The most widely used pesticides worldwide are the subject of a new Stroud Water Research Center study funded by the Prince Albert II of Monaco Foundation.
These pesticides aren’t sprayed onto fields of golden barley, wheat, and other crops. Instead, neonicotinoids are often used to coat seeds before they are planted. They are valued as a cost-effective way to protect crops from pests. They are water soluble, and as such, are taken up by the developing plants they are meant to protect from pests. Insects, including pollinators like honeybees, that feed on the crops are exposed to the toxin. Initially, neonicotinoids were intended to be a more sustainable alternative to older pesticides that were toxic to many more classes of organisms.
Honeybees have been at the center of concerns over neonicotinoid use, and evidence showing indirect effects on multiple other organisms such as birds, bats, and amphibians is growing rapidly.
After years of concern about the widespread use of neonicotinoids, in April 2018, the European Union widened regulations on these insecticides by completely banning all outdoor uses. Their application in major agricultural crops in the United States remains largely unregulated.
Worryingly, recent studies in the United States have demonstrated the presence of neonicotinoids in waterways near agricultural areas with increased concentrations associated with rainfall during crop planting.
Approximately 95 percent of a neonicotinoid application washes into soil, streams, lakes, and elsewhere into the surrounding environment.
This is potentially devastating for biodiversity given that aquatic insects, the most sensitive organisms to these pesticides, function as a critical base of the aquatic food chain, and disruptions to the freshwater insect population cascade rapidly through the ecosystem.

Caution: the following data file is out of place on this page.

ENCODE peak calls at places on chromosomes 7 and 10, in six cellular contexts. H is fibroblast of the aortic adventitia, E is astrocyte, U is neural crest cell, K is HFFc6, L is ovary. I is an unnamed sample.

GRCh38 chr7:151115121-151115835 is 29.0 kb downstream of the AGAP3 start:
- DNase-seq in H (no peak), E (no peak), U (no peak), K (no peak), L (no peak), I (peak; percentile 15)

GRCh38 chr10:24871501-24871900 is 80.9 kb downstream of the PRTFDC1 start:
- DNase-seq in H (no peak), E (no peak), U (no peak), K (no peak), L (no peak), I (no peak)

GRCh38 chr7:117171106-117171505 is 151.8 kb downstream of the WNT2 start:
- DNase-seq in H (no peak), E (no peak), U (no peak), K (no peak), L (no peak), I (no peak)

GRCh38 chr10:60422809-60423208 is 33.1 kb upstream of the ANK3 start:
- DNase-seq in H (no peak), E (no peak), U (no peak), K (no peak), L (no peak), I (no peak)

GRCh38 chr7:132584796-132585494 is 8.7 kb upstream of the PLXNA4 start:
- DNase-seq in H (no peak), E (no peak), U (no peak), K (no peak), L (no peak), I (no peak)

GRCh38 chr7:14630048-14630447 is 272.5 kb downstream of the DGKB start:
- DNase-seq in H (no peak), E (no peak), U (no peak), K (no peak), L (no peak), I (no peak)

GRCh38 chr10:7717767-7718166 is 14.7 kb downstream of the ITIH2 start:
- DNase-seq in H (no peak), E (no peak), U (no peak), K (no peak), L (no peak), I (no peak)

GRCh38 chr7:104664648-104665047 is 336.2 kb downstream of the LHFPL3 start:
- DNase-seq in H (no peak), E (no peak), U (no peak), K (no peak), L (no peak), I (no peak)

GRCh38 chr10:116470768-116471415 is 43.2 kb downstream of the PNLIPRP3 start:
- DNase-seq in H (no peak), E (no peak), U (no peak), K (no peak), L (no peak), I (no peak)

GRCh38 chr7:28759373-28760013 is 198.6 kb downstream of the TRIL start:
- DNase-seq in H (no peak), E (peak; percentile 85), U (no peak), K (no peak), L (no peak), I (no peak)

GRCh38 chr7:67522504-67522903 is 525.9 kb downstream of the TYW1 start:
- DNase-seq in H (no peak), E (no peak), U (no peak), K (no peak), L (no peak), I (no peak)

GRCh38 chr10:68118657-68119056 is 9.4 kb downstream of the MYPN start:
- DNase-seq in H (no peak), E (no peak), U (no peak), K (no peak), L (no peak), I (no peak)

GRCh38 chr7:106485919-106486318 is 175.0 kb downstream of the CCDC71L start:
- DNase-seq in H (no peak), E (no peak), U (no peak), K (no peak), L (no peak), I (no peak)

The new Stroud Center study, led by Associate Research Scientist Melinda Daniels, Ph.D., looks at how neonicotinoids affect soil health and water quality across three pairs of farm fields planted with coated and uncoated seeds.
Daniels explains, “We are hoping to better understand the water pathways that neonicotinoids take as they leave the seed coating and move through the soils and eventually into streams, lakes, and wetlands where they impact the aquatic insect populations.”
“If we can better understand these pathways, perhaps new technologies can be developed to limit the mobility of neonicotinoid compounds into aquatic ecosystems.”
About Stroud Water Research Center
Stroud Water Research Center advances knowledge and stewardship of freshwater systems through global research, education, and watershed restoration and to help businesses, landowners, policymakers, and individuals make informed decisions that affect water quality and availability around the world. Stroud Water Research Center is an independent, 501(c)(3) not-for-profit organization.
Contact: Diane Huskinson, Communications Manager and Editor